What happens when your children become “Young Adults?”
Connecting with your new lodger
Suddenly you have found yourself living with a house full of young adults. You don’t see it happening because they are always your children, your babies, and your world. However, you wake up one morning and your wonderful little blessings have or are turning into creatures from the deep.
You may find yourself asking questions like “Where have my children gone?” This wonderful creature that was once very accommodating, loving, caring, who loved my cuddles and positive influences. Who is this person standing on top of the stairs shouting at me to “Shut up and stop nagging”?
First and foremost you need to know that they are still in there somewhere! They have simply entered into adolescence and are becoming a young adult with their own thoughts, feelings and life expectations, which are probably very different to yours. Ouch did that hurt?
The constant mood swings are perfectly normal, even if it feels very alien to you. Yes it is like living with a complete stranger at times, but you are not alone. Every parent and car provider will experience this to some degree.
The trick is as they change you need to change and adapt to a different way of communication. In order to communicate and form some sort of balanced relationship with your new young adult you need to constantly be aware of how you communicate.
Connecting with your new lodger
It is vital that you know and believe that it is very normal for young adults to test boundaries and the limits you have set within your home. This is all part of them forming their own identity and getting ready to grow up and leave home. Your job as a positive parent is to make this transition as comfortable as possible for the sake of your sanity and the rest of their lives.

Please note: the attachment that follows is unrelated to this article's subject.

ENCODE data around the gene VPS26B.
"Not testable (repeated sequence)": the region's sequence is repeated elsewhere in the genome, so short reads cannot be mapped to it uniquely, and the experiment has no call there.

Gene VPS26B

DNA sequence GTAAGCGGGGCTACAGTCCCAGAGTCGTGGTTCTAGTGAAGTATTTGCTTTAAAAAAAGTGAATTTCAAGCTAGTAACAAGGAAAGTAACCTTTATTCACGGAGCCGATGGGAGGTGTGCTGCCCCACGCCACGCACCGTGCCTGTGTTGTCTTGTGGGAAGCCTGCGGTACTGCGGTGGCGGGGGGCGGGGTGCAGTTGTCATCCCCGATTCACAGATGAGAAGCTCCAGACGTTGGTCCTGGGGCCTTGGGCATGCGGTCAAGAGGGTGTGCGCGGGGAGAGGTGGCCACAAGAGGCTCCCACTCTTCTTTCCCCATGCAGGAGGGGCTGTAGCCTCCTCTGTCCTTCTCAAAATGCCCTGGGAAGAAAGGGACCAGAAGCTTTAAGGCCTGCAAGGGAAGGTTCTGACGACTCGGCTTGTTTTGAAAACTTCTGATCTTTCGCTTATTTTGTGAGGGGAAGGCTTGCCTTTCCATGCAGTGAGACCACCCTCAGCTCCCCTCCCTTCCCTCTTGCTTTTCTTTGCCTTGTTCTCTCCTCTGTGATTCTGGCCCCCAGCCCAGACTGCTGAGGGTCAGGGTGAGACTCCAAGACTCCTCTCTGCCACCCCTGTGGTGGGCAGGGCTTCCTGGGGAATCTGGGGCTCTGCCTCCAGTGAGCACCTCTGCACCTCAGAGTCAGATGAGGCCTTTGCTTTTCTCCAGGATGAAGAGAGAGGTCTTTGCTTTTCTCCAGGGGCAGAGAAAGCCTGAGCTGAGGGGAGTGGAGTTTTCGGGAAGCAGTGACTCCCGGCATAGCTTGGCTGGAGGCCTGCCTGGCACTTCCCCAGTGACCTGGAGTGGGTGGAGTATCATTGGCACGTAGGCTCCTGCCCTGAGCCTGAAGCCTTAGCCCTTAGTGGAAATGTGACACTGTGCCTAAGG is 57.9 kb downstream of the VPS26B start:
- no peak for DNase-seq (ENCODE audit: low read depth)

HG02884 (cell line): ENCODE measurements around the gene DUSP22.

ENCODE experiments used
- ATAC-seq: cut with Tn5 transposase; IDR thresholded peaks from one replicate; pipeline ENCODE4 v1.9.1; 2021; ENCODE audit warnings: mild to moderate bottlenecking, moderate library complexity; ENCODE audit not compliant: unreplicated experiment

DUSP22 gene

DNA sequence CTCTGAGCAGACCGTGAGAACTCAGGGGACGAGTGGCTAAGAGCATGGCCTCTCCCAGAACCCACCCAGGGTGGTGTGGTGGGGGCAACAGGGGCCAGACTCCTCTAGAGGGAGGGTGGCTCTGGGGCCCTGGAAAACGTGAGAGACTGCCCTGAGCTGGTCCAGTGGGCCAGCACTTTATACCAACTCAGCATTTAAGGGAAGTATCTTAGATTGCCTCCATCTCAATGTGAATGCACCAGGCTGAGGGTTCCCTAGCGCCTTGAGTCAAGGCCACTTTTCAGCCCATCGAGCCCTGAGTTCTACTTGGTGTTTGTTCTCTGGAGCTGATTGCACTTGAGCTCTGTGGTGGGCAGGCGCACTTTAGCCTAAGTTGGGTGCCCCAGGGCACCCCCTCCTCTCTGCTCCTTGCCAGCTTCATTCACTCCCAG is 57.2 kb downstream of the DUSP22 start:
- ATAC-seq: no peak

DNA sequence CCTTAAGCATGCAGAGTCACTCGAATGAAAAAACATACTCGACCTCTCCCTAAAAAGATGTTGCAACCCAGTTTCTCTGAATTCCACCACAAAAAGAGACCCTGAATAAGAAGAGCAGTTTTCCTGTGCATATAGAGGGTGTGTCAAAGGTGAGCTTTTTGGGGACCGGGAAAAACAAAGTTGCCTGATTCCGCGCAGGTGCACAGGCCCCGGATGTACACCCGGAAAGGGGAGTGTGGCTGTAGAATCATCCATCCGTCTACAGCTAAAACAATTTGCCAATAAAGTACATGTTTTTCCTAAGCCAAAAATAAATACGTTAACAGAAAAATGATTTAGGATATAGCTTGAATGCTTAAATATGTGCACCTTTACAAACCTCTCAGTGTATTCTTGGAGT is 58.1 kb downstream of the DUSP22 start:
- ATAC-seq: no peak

Positive communication is the key. So how do you talk effectively with your young adult or new ledger that maybe refusing to even talk to you?
- Arrange a time to talk, do not demand that they talk to you now
- Talk when things are quiet and peaceful
- Never push a conversation when the anger levels are high
- Use a calm gentle tone, do not shout (this will only create the catalyst for an argument to erupt)
- Give equal time to your young adult so they can voice their opinions
- Do not lecture or preach (they sit through lectures daily in school, it’s the last thing they need when they come home at night)
- Use a talking card and remain quite when the young person is holding it
- Do not interrupt them when they are speaking. Hold your thoughts until they have vented all that they need to vent
- Remain calm, if you start to lose your temper remind yourself that you are losing control of the situation
- If your young adult starts to lose their temper still remain calm even if they start to shout, slam and bang (normal teenage behavior)
- Let them leave on the condition that they come back to discuss things when they are calmer
- Most importantly LISTEN
- Constantly check if you are applying all of the above when you do strike up a conversation.
Effective communication is a vital component to helping your young adult become a well-balanced mature adult. It is all part of positive parenting and teaching them the fundamental core of how to interact with the big world we live in.